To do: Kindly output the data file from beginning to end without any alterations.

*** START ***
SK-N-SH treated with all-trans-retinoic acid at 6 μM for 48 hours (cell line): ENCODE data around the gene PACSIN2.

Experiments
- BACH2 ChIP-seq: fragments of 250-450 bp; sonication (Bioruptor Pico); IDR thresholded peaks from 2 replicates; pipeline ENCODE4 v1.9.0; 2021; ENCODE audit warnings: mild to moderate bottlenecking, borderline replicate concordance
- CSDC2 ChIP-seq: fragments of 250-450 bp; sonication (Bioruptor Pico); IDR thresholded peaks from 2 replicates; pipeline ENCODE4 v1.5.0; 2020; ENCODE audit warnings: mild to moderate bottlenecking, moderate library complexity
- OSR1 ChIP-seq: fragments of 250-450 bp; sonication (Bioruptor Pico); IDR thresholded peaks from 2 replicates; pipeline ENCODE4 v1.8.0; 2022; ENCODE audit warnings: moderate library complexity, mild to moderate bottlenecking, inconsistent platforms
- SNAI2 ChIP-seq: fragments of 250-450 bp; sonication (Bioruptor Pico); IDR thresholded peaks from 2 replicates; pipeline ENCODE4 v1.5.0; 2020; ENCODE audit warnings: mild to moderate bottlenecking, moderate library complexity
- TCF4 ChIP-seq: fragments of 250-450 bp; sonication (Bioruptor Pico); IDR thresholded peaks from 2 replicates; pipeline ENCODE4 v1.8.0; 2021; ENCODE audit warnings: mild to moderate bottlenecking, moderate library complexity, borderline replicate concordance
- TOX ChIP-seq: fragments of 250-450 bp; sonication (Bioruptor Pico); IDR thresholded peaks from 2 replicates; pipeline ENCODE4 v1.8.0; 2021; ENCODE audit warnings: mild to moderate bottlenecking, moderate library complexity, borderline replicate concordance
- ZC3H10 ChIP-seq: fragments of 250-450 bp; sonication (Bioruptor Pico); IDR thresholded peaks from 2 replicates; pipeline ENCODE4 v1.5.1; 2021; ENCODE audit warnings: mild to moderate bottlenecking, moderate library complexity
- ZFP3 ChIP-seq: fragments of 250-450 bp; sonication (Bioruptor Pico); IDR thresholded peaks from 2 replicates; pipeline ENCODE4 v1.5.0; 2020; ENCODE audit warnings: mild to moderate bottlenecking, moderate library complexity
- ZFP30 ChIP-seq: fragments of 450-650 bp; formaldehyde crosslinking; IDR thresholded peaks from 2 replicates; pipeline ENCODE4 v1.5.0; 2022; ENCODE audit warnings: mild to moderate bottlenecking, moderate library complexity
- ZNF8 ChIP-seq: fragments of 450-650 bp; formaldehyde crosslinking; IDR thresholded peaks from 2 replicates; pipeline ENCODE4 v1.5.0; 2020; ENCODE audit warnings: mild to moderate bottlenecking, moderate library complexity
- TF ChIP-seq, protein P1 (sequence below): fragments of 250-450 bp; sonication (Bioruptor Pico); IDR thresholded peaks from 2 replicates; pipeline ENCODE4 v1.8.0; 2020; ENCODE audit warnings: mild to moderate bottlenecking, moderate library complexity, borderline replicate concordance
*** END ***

SK-N-SH treated with all-trans-retinoic acid at 6 μM for 48 hours (cell line): ENCODE data around the gene PACSIN2.

Experiments
- BACH2 ChIP-seq: fragments of 250-450 bp; sonication (Bioruptor Pico); IDR thresholded peaks from 2 replicates; pipeline ENCODE4 v1.9.0; 2021; ENCODE audit warnings: mild to moderate bottlenecking, borderline replicate concordance
- CSDC2 ChIP-seq: fragments of 250-450 bp; sonication (Bioruptor Pico); IDR thresholded peaks from 2 replicates; pipeline ENCODE4 v1.5.0; 2020; ENCODE audit warnings: mild to moderate bottlenecking, moderate library complexity
- OSR1 ChIP-seq: fragments of 250-450 bp; sonication (Bioruptor Pico); IDR thresholded peaks from 2 replicates; pipeline ENCODE4 v1.8.0; 2022; ENCODE audit warnings: moderate library complexity, mild to moderate bottlenecking, inconsistent platforms
- SNAI2 ChIP-seq: fragments of 250-450 bp; sonication (Bioruptor Pico); IDR thresholded peaks from 2 replicates; pipeline ENCODE4 v1.5.0; 2020; ENCODE audit warnings: mild to moderate bottlenecking, moderate library complexity
- TCF4 ChIP-seq: fragments of 250-450 bp; sonication (Bioruptor Pico); IDR thresholded peaks from 2 replicates; pipeline ENCODE4 v1.8.0; 2021; ENCODE audit warnings: mild to moderate bottlenecking, moderate library complexity, borderline replicate concordance
- TOX ChIP-seq: fragments of 250-450 bp; sonication (Bioruptor Pico); IDR thresholded peaks from 2 replicates; pipeline ENCODE4 v1.8.0; 2021; ENCODE audit warnings: mild to moderate bottlenecking, moderate library complexity, borderline replicate concordance
- ZC3H10 ChIP-seq: fragments of 250-450 bp; sonication (Bioruptor Pico); IDR thresholded peaks from 2 replicates; pipeline ENCODE4 v1.5.1; 2021; ENCODE audit warnings: mild to moderate bottlenecking, moderate library complexity
- ZFP3 ChIP-seq: fragments of 250-450 bp; sonication (Bioruptor Pico); IDR thresholded peaks from 2 replicates; pipeline ENCODE4 v1.5.0; 2020; ENCODE audit warnings: mild to moderate bottlenecking, moderate library complexity
- ZFP30 ChIP-seq: fragments of 450-650 bp; formaldehyde crosslinking; IDR thresholded peaks from 2 replicates; pipeline ENCODE4 v1.5.0; 2022; ENCODE audit warnings: mild to moderate bottlenecking, moderate library complexity
- ZNF8 ChIP-seq: fragments of 450-650 bp; formaldehyde crosslinking; IDR thresholded peaks from 2 replicates; pipeline ENCODE4 v1.5.0; 2020; ENCODE audit warnings: mild to moderate bottlenecking, moderate library complexity
- TF ChIP-seq, protein P1 (sequence below): fragments of 250-450 bp; sonication (Bioruptor Pico); IDR thresholded peaks from 2 replicates; pipeline ENCODE4 v1.8.0; 2020; ENCODE audit warnings: mild to moderate bottlenecking, moderate library complexity, borderline replicate concordance